Boris Johnson has overwhelmingly topped the first ballot in the Tory leadership contest, putting him in pole position to be the next prime minister, as three rivals saw their dreams of entering Number 10 dashed.
The first round of voting by Conservative MPs saw the crowded field in the race to replace Theresa May whittled down, with Mark Harper, Andrea Leadsom and Esther McVey falling at the first hurdle.
Leadership hopefuls needed at least 17 votes in the secret ballot to go through to the second round, with anyone below that threshold automatically eliminated.
The result of the first round of voting was declared by the backbench 1922 Committee's joint acting chairman, Dame Cheryl Gillan.
Mr Johnson was the clear winner with 114 votes, 71 votes ahead of his nearest rival, Jeremy Hunt.
The next round of voting will take place on June 18, with contenders needing 33 votes to stay in the race.
Eliminated candidates bow out
Esther McVey, who was eliminated from the leadership contest, said she would speak to the remaining candidates before deciding who to give her support.
In a statement, she said: "I am extremely grateful to those people who voted for me in this election and to the fantastic team who have supported my campaign.
"I am pleased to have had a platform to make the case for Blue Collar Conservatism, a clean break from the EU and the need to invest money into schools, policing and a proper pay rise for our public sector workers.
"I will speak to the remaining candidates to see who is best placed to deliver on that programme.
"I wish the remaining candidates well and I hope that all Conservative MPs will unite behind whoever wins this contest which is essential to prevent the disaster of a Marxist Government.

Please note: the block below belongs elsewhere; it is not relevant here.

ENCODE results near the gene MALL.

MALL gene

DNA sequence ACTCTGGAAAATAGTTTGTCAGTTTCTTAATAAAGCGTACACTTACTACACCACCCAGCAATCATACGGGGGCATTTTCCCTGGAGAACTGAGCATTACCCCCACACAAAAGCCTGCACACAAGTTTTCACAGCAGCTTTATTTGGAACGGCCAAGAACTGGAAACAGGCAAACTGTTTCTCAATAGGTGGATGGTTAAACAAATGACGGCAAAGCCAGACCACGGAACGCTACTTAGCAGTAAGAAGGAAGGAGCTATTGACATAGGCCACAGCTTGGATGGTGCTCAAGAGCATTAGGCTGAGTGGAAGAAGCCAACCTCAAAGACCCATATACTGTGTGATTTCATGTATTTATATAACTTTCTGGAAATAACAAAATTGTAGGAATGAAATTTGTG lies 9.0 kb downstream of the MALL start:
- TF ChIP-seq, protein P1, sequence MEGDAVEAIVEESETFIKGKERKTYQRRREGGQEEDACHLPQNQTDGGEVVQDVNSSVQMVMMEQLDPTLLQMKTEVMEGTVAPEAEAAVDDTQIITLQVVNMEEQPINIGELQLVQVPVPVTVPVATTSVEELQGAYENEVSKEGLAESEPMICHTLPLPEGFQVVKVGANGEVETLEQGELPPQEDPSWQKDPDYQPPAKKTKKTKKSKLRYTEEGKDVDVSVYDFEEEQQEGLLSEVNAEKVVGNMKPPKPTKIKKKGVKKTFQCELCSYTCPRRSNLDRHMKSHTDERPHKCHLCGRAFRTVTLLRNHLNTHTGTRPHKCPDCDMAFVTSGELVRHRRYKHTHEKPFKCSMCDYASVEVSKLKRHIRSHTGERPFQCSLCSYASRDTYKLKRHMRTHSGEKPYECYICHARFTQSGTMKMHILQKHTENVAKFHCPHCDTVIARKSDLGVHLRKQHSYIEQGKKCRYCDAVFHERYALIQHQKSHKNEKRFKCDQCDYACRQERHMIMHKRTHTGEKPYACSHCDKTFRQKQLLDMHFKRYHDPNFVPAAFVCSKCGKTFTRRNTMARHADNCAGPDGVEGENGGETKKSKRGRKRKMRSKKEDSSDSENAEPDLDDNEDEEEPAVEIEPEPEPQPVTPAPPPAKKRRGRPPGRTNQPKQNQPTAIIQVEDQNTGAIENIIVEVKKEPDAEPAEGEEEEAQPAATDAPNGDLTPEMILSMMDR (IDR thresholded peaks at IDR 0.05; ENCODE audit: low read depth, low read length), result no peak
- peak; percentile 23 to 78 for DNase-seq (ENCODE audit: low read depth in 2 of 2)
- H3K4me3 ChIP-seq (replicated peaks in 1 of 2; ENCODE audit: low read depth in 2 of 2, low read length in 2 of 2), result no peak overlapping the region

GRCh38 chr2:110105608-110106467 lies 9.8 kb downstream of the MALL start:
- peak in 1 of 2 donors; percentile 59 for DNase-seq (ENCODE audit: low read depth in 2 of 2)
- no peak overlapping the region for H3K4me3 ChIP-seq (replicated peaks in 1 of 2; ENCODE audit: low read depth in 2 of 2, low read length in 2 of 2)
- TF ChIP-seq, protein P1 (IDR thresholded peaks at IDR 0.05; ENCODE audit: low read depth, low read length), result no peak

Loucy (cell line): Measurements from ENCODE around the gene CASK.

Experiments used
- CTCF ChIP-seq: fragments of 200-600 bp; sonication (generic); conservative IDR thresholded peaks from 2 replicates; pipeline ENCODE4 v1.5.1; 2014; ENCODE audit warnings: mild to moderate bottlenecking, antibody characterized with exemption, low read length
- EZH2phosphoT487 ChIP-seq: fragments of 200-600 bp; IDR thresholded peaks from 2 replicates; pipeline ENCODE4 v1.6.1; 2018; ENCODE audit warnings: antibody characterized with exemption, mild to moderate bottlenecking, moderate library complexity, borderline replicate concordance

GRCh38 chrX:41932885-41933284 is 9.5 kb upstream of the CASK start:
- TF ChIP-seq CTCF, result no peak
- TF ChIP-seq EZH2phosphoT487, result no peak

"Whoever becomes the new leader will certainly receive my support."
Remaining challengers react
International Development Secretary Rory Stewart said he was "absolutely over the moon" to have secured just enough votes to survive the first ballot.
He told the Press Association: "Remember, I had six declared votes and I have more than tripled that, so I'm really really happy and candidates who started that contest with four times the number of declared votes as me are now almost level pegging with me.
"This is now neck and neck going into the next round and for somebody who passionately believes that politics is about listening and who made a difficult decision to start this campaign not in this place but outside listening to people, I feel really inspired and encouraged and desperate to do more for the people who are supporting me out there."
He said it was a "very open race" to enter the final two alongside Boris Johnson and that he would be reaching out to "every single colleague" ahead of the next round.
"I'm going to have to now say to those who are neck and neck with me, I'm afraid this is the time to be serious."
Justice Secretary David Gauke said Mr Stewart was now the main challenger to Mr Johnson, stating: "He's really in with a chance and the momentum is with Rory.
"He's causing a stir. He's the one that looks like he can provide the real challenge to Boris.
"We have got an opportunity now to have a debate about the future of the Conservative Party.
"There's Boris's vision and the contrast is provided by Rory Stewart."
Former Brexit secretary Dominic Raab, who received 27 votes, said: "I'm proud and honoured to have the support of so many brilliant colleagues today.
"This campaign is just getting started and we've got a good base to build on.
"I'm the change candidate who can be trusted to deliver Brexit by October and has the vision and energy to take Britain forward, and beat Jeremy Corbyn."